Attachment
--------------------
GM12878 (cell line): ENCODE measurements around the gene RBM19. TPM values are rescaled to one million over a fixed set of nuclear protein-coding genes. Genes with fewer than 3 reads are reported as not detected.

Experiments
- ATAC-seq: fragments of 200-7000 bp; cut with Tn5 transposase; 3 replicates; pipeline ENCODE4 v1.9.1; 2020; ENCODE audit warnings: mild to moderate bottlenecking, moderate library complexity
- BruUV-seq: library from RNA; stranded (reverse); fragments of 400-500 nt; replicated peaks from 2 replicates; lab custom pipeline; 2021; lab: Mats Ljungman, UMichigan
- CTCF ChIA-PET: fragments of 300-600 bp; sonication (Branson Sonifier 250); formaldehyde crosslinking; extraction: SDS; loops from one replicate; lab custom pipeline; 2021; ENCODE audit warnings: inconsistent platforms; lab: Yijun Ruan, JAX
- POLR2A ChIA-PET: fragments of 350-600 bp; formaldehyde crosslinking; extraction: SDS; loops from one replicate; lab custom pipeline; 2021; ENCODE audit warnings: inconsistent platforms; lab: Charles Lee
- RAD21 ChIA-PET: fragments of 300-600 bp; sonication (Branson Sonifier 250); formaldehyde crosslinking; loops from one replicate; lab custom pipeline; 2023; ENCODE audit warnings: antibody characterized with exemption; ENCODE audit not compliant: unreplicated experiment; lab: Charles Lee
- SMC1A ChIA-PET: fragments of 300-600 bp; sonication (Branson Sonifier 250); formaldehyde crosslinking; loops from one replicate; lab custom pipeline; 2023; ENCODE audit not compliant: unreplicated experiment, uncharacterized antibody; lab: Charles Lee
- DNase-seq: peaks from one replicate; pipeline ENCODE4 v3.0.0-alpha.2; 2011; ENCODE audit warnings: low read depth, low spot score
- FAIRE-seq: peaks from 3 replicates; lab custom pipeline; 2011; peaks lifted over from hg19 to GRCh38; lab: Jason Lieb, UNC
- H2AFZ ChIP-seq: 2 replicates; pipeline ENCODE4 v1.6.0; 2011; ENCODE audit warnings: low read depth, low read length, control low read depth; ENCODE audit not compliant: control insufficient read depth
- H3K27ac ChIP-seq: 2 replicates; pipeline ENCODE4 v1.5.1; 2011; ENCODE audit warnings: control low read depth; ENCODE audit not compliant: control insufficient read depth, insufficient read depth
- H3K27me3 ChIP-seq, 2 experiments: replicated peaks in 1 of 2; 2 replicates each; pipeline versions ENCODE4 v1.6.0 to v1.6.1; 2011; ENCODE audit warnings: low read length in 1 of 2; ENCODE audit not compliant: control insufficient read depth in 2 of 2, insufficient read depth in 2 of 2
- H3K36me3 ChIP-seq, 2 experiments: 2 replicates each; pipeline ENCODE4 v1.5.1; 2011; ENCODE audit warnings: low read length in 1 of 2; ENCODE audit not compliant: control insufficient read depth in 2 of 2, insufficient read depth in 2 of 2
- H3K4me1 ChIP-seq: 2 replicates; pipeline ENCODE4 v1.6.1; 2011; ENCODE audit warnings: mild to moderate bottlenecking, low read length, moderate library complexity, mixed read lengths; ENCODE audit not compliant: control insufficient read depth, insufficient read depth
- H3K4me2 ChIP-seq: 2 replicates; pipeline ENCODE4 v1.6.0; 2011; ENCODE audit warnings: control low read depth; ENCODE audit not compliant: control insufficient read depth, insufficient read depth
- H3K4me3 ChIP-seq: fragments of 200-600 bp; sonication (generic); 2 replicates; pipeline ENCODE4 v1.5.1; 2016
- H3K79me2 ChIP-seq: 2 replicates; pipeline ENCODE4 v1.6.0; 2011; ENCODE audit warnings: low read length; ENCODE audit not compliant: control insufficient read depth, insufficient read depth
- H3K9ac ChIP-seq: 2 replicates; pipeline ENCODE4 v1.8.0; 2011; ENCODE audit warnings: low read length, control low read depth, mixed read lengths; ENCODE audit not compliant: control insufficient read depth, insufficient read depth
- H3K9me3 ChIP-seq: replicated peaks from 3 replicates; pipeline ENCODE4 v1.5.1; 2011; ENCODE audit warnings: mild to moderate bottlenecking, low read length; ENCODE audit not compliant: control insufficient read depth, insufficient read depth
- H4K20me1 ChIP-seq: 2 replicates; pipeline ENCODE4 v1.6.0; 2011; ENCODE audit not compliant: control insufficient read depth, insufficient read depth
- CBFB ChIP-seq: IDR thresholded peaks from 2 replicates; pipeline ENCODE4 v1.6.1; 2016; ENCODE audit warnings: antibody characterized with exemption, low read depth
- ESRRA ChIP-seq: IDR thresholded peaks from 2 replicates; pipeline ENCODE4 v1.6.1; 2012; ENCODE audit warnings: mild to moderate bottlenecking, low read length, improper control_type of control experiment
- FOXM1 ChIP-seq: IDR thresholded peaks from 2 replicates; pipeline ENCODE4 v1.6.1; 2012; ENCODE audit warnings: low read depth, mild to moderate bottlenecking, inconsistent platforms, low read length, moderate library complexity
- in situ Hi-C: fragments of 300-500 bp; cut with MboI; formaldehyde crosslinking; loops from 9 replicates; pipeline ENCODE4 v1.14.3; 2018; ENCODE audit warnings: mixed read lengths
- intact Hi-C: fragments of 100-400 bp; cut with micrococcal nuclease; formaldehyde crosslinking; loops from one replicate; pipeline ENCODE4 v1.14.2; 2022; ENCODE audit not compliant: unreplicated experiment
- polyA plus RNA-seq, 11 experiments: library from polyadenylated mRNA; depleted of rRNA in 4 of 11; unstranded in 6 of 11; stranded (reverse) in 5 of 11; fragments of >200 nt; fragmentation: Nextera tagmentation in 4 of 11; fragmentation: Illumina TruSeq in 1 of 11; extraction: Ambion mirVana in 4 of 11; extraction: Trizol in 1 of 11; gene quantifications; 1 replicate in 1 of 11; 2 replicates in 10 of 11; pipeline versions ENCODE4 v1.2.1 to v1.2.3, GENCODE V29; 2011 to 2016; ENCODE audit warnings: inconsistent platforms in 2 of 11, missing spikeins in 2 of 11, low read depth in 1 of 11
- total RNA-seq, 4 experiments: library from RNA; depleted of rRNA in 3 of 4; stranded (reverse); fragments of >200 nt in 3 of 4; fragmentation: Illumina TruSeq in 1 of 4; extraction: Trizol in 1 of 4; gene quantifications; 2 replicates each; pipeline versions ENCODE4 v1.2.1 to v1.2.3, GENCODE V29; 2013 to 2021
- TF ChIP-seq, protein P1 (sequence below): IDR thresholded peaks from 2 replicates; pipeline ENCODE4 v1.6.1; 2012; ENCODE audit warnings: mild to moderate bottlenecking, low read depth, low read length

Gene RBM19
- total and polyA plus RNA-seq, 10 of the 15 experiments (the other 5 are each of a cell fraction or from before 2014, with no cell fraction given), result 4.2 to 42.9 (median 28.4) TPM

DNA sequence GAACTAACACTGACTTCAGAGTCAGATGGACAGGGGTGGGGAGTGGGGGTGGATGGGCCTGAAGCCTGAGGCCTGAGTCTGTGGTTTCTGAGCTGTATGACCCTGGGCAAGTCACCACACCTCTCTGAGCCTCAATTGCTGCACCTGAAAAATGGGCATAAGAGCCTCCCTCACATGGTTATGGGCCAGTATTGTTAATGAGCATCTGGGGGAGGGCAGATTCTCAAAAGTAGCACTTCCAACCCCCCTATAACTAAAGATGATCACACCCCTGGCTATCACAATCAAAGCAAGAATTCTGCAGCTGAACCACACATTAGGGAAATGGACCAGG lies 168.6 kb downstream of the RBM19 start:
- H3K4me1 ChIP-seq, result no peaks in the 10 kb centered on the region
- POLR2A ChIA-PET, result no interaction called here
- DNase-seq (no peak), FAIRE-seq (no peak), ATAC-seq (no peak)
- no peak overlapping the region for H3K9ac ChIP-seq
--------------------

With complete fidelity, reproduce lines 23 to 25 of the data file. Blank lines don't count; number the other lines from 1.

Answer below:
- ESRRA ChIP-seq: IDR thresholded peaks from 2 replicates; pipeline ENCODE4 v1.6.1; 2012; ENCODE audit warnings: mild to moderate bottlenecking, low read length, improper control_type of control experiment
- FOXM1 ChIP-seq: IDR thresholded peaks from 2 replicates; pipeline ENCODE4 v1.6.1; 2012; ENCODE audit warnings: low read depth, mild to moderate bottlenecking, inconsistent platforms, low read length, moderate library complexity
- in situ Hi-C: fragments of 300-500 bp; cut with MboI; formaldehyde crosslinking; loops from 9 replicates; pipeline ENCODE4 v1.14.3; 2018; ENCODE audit warnings: mixed read lengths